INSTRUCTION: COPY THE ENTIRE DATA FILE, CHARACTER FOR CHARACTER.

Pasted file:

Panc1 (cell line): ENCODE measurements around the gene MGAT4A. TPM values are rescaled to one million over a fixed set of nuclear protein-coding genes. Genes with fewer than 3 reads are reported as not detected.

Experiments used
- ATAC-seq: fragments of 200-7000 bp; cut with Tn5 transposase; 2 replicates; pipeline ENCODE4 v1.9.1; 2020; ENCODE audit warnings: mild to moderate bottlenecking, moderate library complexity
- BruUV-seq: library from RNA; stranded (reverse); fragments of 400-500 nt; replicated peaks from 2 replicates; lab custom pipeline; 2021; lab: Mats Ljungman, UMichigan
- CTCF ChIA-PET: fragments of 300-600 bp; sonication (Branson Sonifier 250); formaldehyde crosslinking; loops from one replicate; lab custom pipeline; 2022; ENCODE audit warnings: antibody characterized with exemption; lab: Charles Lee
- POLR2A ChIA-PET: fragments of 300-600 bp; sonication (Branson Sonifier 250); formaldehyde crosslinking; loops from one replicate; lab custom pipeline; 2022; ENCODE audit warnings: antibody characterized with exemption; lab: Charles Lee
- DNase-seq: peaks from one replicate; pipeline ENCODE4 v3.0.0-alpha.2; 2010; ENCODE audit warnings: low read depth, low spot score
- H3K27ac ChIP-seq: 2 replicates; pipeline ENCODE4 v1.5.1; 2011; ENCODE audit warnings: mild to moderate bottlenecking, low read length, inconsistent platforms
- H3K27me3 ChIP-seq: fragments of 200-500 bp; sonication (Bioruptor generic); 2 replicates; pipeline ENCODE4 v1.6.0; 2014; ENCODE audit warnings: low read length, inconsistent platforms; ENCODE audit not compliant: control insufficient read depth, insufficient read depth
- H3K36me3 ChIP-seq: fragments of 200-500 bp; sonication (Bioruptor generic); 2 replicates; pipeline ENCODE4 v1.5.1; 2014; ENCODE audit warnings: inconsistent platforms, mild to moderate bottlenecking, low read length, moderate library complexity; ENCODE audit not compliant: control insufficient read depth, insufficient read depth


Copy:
Panc1 (cell line): ENCODE measurements around the gene MGAT4A. TPM values are rescaled to one million over a fixed set of nuclear protein-coding genes. Genes with fewer than 3 reads are reported as not detected.

Experiments used
- ATAC-seq: fragments of 200-7000 bp; cut with Tn5 transposase; 2 replicates; pipeline ENCODE4 v1.9.1; 2020; ENCODE audit warnings: mild to moderate bottlenecking, moderate library complexity
- BruUV-seq: library from RNA; stranded (reverse); fragments of 400-500 nt; replicated peaks from 2 replicates; lab custom pipeline; 2021; lab: Mats Ljungman, UMichigan
- CTCF ChIA-PET: fragments of 300-600 bp; sonication (Branson Sonifier 250); formaldehyde crosslinking; loops from one replicate; lab custom pipeline; 2022; ENCODE audit warnings: antibody characterized with exemption; lab: Charles Lee
- POLR2A ChIA-PET: fragments of 300-600 bp; sonication (Branson Sonifier 250); formaldehyde crosslinking; loops from one replicate; lab custom pipeline; 2022; ENCODE audit warnings: antibody characterized with exemption; lab: Charles Lee
- DNase-seq: peaks from one replicate; pipeline ENCODE4 v3.0.0-alpha.2; 2010; ENCODE audit warnings: low read depth, low spot score
- H3K27ac ChIP-seq: 2 replicates; pipeline ENCODE4 v1.5.1; 2011; ENCODE audit warnings: mild to moderate bottlenecking, low read length, inconsistent platforms
- H3K27me3 ChIP-seq: fragments of 200-500 bp; sonication (Bioruptor generic); 2 replicates; pipeline ENCODE4 v1.6.0; 2014; ENCODE audit warnings: low read length, inconsistent platforms; ENCODE audit not compliant: control insufficient read depth, insufficient read depth
- H3K36me3 ChIP-seq: fragments of 200-500 bp; sonication (Bioruptor generic); 2 replicates; pipeline ENCODE4 v1.5.1; 2014; ENCODE audit warnings: inconsistent platforms, mild to moderate bottlenecking, low read length, moderate library complexity; ENCODE audit not compliant: control insufficient read depth, insufficient read depth